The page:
Tucker & Murphy and Moore & Rollins, for the defendant.

Walker, J.,

after stating the facts. We do not see why the testimony of the witness Logan was not relevant and admissible, nor why he was not a competent witness. The testimony certainly tended to show that A. E. Deaver had agreed in the settlement with Logan, who had bought the defendant’s one-half interest, that in consideration of the sale to him of that interest he would pay the Lusk debt and satisfy the deed of trust, and it is not incompetent because it contradicts the recital in the deed, namely, that the $3,000 had been paid. Where the payment of the consideration is necessary to sustain the validity of the deed or the contract in question, the acknowledgment of payment- is contractual in its nature and cannot be contradicted by parol proof, but where it is to be treated merely as a receipt for money it is only prima facie evidence of the payment, and the fact that there was no payment, or that the consideration was other than that expressed in the deed, may be shown by oral evidence. Washburn thus states the rule, and the quotation seems to fit this case exactly : “Although it is always competent to contradict the recital in the deed as to the amount paid, in an action involving *244the recovery of the purchase-money, or as to the measure of damages, in an action upon the covenants in the deed, it is not competent to contradict the acknowledgment of a consideration paid in order to affect the validity of the deed in creating or passing a title to the estate thereby granted.” 3 Wash. R. P. (5 Ed.), marg. p., C14-. This passage from Washburn is quoted and approved in Kendrick v. Ins. Co., 124 N. C., 315, 70 Am. St. Rep. 592, and the authorities in support of the principle are there collected by the present Chief Justice. See also Harper v. Dail, 92 N. C., 397, where Ashe, J., states clearly the distinction recognized in the books between a case where the evidence would affect the validity of the contract, or deed, and one where it would not, but would only rebut the prima facie case made by the acknowledgment, treated as a receipt for money.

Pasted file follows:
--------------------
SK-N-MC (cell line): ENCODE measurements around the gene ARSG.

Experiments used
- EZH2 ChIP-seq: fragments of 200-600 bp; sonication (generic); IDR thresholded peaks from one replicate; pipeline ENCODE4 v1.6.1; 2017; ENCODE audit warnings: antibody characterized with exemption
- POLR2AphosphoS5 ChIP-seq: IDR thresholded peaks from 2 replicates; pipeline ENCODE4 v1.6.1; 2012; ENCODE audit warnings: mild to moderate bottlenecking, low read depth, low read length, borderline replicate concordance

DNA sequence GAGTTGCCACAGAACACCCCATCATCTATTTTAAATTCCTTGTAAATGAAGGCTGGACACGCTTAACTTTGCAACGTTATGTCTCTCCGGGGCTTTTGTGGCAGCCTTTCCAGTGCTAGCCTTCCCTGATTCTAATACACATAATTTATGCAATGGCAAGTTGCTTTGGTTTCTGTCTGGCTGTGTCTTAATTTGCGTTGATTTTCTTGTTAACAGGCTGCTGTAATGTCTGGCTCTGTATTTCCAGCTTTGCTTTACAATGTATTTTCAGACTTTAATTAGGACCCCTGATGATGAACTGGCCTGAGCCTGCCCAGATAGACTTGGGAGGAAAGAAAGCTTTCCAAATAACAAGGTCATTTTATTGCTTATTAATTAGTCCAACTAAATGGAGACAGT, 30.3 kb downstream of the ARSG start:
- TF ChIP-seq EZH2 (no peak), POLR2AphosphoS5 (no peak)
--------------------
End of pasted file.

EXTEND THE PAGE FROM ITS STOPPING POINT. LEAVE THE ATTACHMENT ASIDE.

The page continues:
The assumption by A. E. Deaver to Logan of the Lusk debt was not within the Statute of Frauds. It was an original promise and not one superadded to the liability of R. M. Deaver. The intestate bought Logan’s interest in the land and, in consideration of the sale to him, promised to pay the Lusk debt. It seems to us that the case in this respect comes directly within the principle of Mason v. Wilson, 84 N. C., 51, 37 Am. Rep., 612, and Voorhees v. Porter, 134 N. C., 591, where other like cases will be found. The sale of the land to the intestate by Logan constituted a new and original consideration for the promise of the former to pay the Lusk debt, and is in no respect a promise to answer for the debt or default of another within the intent and meaning of the Statute of Frauds. If in the arrangement between the parties when the intestate acquired Logan’s interest he promised to pay the Lusk debt, it would indeed be unjust if he or his representative should be allowed to repudiate the promise and subject the defendant to the payment of damages.